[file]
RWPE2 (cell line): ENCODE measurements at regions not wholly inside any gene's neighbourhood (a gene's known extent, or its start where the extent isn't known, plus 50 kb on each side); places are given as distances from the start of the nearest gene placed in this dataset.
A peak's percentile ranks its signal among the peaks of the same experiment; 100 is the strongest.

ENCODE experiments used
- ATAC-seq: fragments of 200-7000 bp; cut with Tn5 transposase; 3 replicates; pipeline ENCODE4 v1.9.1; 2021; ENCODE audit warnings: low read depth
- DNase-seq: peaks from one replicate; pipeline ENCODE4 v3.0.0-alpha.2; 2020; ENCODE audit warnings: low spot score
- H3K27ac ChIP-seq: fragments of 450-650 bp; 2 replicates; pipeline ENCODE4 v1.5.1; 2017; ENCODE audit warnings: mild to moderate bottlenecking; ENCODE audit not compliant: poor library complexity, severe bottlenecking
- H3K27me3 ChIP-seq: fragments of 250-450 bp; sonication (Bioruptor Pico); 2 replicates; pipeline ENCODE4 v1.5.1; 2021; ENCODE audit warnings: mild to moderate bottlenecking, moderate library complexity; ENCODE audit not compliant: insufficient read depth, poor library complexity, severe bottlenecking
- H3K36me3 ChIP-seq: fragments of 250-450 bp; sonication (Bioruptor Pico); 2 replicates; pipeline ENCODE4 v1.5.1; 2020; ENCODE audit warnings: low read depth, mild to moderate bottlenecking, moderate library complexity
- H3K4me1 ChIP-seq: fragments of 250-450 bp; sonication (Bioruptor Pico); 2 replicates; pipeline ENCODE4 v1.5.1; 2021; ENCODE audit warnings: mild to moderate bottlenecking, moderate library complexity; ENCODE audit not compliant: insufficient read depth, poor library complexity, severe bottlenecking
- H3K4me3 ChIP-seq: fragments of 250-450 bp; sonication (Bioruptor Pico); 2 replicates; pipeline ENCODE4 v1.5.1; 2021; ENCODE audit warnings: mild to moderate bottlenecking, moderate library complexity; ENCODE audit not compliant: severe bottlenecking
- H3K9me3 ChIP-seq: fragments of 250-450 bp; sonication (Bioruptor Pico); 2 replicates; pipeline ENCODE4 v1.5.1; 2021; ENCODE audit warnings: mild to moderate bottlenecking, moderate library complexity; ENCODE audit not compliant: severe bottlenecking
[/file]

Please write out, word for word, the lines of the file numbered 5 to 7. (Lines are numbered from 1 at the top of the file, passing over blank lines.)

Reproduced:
- DNase-seq: peaks from one replicate; pipeline ENCODE4 v3.0.0-alpha.2; 2020; ENCODE audit warnings: low spot score
- H3K27ac ChIP-seq: fragments of 450-650 bp; 2 replicates; pipeline ENCODE4 v1.5.1; 2017; ENCODE audit warnings: mild to moderate bottlenecking; ENCODE audit not compliant: poor library complexity, severe bottlenecking
- H3K27me3 ChIP-seq: fragments of 250-450 bp; sonication (Bioruptor Pico); 2 replicates; pipeline ENCODE4 v1.5.1; 2021; ENCODE audit warnings: mild to moderate bottlenecking, moderate library complexity; ENCODE audit not compliant: insufficient read depth, poor library complexity, severe bottlenecking